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QSFP+ Direct Attach Copper DAC Cable

What is a Direct Attach Copper (DAC) Cable?

A Direct Attach Copper cable or a DAC cable is a twinax copper cable that connects directly the ports (or line cards) within active equipment, such as switches, routers, servers or data storage devices, in a data network.

DAC cables are becoming increasingly popular, not just within data centers but within wider areas of the industry, as they offer a very cost effective, efficient and easy way of making the these connections.

To further understand their advantages, lets talk more in detail about what Direct Attach Copper (DAC) cables are and how they are used.

What is a Direct Attach Copper Cable?

DAC cables are made from twinax copper and are factory terminated with modules that provide an electrical connection directly into active equipment. The modules cannot be removed from the cable and so all DAC cables are a fixed length. This is one of the drawbacks of using DAC cables compared to using a combination of fibre cables and optical transceivers.

There are different types of high speed DAC cables; direct and breakout, passive and active. A direct connect DAC cable will connect one port/line card to another. A breakout DAC cable will allow one port to be connected to up to 4 other ports. An active DAC cable will offer slightly longer transmission distance than a passive DAC cable as it uses electronics within the modules at each end to boost the signals.

What Are They Used For and How?

As mentioned above, DAC cables are used for directly connecting ports between active equipment;  switches, routers, servers and storage. Their main restriction is transmission distance. Their main benefit is cost, although there are other benefits.

Transmission Distance

They can only be used where the physical distance between these ports is small – less than 15m. However, the maximum distance a signal can be transmitted via a DAC cable changes depending on the data rate. As data rates get higher, from 10G to 40G and then to 100G the distance gets smaller and smaller. A 100G DAC can only transmit up to 5m.
These distance limitations mean that the most common use of DAC cables is connecting equipment located within the same data rack, for example, connecting servers to a top of rack switch.


Using a DAC cable will always be more cost effective than using two optical transceivers and a fibre cable. Again the cost savings will depend on the data rate being transmitted, but it is not unusual for them to be 2 or 3 times cheaper. Where their use is permitted by distance, deploying large amounts of DAC cables can lead to a considerable cost saving.


DAC cables are extremely dependable. The modules that plug directly into the equipment ports make a physical electrical contact which ensures a solid connection. The cables are made from 26 to 28 AWG twinax copper and so are physically strong and so are unlikely to be damaged by handling. Both these factors means that it possible for connections to be made swiftly, reliably and affordably in all kinds of applications.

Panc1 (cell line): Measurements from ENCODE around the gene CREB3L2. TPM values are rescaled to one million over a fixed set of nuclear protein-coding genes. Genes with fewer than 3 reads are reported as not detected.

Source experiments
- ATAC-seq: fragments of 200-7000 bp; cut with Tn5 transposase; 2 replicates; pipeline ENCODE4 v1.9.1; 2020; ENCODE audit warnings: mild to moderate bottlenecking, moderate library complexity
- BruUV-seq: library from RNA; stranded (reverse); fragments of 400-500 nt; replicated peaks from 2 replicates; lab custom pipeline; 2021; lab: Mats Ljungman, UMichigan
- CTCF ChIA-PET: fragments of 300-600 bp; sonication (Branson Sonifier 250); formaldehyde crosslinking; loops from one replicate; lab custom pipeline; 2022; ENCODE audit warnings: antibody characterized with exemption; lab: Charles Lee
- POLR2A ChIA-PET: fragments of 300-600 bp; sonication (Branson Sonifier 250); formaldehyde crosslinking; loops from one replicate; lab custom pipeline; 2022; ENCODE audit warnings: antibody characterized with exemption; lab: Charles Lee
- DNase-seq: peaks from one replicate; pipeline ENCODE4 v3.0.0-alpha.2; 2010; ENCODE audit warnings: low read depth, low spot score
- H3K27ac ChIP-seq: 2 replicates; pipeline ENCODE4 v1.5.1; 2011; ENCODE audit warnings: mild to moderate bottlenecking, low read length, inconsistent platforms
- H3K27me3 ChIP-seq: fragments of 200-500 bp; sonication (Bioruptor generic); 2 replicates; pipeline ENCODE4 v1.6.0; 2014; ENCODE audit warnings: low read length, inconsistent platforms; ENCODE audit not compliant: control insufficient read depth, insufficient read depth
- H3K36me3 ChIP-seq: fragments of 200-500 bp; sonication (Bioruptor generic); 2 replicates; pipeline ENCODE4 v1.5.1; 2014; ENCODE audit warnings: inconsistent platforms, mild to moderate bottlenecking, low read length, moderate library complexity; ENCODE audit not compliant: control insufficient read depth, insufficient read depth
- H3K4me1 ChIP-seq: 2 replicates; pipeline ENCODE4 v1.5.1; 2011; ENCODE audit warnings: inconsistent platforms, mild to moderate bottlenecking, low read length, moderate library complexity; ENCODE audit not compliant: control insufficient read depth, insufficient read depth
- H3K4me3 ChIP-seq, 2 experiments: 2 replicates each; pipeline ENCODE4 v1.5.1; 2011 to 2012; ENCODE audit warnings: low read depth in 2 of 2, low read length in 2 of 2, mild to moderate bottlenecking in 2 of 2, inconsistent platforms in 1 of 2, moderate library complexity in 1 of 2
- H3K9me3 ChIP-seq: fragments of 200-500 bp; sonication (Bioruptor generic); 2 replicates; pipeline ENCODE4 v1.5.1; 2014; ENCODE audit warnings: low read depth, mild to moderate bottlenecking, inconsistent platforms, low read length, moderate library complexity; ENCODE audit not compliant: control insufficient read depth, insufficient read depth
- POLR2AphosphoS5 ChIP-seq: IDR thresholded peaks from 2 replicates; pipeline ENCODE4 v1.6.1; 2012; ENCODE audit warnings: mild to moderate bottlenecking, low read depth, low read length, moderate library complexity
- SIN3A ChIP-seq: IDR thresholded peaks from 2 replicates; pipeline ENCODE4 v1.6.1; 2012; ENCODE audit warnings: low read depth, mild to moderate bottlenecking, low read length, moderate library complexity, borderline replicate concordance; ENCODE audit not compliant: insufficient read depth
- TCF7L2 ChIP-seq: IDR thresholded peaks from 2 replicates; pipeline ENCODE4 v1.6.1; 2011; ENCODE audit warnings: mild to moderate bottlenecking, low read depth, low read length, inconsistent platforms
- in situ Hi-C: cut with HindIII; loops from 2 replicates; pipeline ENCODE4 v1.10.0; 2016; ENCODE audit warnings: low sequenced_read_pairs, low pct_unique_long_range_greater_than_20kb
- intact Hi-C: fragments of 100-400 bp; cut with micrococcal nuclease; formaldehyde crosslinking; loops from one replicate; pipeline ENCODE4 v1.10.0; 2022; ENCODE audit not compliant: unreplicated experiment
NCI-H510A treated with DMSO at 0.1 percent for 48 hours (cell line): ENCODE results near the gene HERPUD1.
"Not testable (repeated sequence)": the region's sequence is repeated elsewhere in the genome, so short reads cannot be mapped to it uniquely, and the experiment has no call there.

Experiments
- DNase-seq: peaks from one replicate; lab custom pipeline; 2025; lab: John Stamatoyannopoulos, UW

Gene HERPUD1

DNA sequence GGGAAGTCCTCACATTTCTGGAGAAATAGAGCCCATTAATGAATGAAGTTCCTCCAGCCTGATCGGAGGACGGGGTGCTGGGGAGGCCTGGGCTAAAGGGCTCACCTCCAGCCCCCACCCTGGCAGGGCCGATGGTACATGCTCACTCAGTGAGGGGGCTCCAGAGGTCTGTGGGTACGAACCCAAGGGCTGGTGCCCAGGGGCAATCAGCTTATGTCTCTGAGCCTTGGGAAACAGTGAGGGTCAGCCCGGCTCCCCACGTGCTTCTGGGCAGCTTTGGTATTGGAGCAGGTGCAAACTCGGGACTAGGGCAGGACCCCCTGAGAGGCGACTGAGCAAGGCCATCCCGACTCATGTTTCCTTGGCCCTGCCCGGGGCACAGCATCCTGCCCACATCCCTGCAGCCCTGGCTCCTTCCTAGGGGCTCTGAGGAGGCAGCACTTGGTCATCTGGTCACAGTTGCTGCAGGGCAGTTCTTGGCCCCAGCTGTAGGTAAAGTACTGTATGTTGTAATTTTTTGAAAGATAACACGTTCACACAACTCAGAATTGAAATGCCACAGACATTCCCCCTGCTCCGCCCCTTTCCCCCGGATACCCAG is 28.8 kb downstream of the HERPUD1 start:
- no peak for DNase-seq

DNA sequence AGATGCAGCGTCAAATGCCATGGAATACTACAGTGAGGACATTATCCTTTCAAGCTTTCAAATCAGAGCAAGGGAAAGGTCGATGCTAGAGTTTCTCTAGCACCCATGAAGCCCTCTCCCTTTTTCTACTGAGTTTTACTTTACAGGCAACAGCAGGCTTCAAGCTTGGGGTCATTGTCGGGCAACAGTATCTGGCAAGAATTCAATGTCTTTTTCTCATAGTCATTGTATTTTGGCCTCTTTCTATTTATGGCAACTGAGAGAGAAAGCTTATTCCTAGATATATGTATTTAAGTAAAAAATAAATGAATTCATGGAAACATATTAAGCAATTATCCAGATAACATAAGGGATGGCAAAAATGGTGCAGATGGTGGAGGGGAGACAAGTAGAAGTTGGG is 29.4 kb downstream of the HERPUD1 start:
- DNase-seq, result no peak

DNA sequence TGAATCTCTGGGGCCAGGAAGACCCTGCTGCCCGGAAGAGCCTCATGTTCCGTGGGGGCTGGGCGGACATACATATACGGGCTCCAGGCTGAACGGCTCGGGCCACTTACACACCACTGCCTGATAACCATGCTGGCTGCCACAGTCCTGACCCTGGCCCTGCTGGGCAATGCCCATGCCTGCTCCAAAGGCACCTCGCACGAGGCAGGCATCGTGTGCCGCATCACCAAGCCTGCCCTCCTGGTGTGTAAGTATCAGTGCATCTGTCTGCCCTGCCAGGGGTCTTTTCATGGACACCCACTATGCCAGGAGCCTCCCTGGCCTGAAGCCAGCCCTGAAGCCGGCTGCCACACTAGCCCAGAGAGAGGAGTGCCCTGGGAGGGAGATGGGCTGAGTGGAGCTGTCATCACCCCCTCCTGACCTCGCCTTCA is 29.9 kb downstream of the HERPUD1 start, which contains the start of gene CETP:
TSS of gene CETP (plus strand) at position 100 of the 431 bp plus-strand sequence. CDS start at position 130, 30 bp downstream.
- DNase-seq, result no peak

Most Common DAC Cables

Making 10G Ethernet Connections

Probably the most popular use of DAC cables is to connect equipment located within the same data rack where transmission distances are from 1 to 2m. At the time of writing 10G ports are the most common and this is where the largest volume of DAC cables are used. An SFP+ to SFP+ DAC cable will plug directly into both pieces of equipment and instantly enable a 10G Ethernet connection.

Making a 40G Ethernet Connection

The ratio of 10G ports to 40G ports in a network is decreasing at an ever increasing pace. DAC cables can be used to directly connect a 40G port to another 40G port, but they can also be used to connect one 40G port to up to four 10G Ethernet ports. For this second application, DAC breakout cables are required. Again the main constraint is the distance between the four SFP+ ports.

Making a 100G Ethernet Connection

DAC cables can be used to directly connect a 100G Ethernet port to another 40G port, but they can also be used in the same way as above and used to connect one 100G port to up to four 25G Ethernet ports. For this second application, DAC breakout cables are required. Again the main constraint is the distance between the four SFP+ ports.

Using Vendor’s Brand Cables or Compatible Cables
Every switch, router, server manufacturer provides a selection of DAC cables to connect their equipment. However, it is often easier, quicker and cheaper to source DAC cables from other sources.
Using a compatible cable from a reliable and trusted source will not affect any warranties or performance of the switch/server/router that it is plugged into. The only consideration is that the DAC cable needs to have been pre-programmed to match the coding of the host equipment.
If you need a little more help and advice with any of our range of Direct Attach Copper Cables, then please do not hesitate to let us know. Below are a couple of links to get you started.


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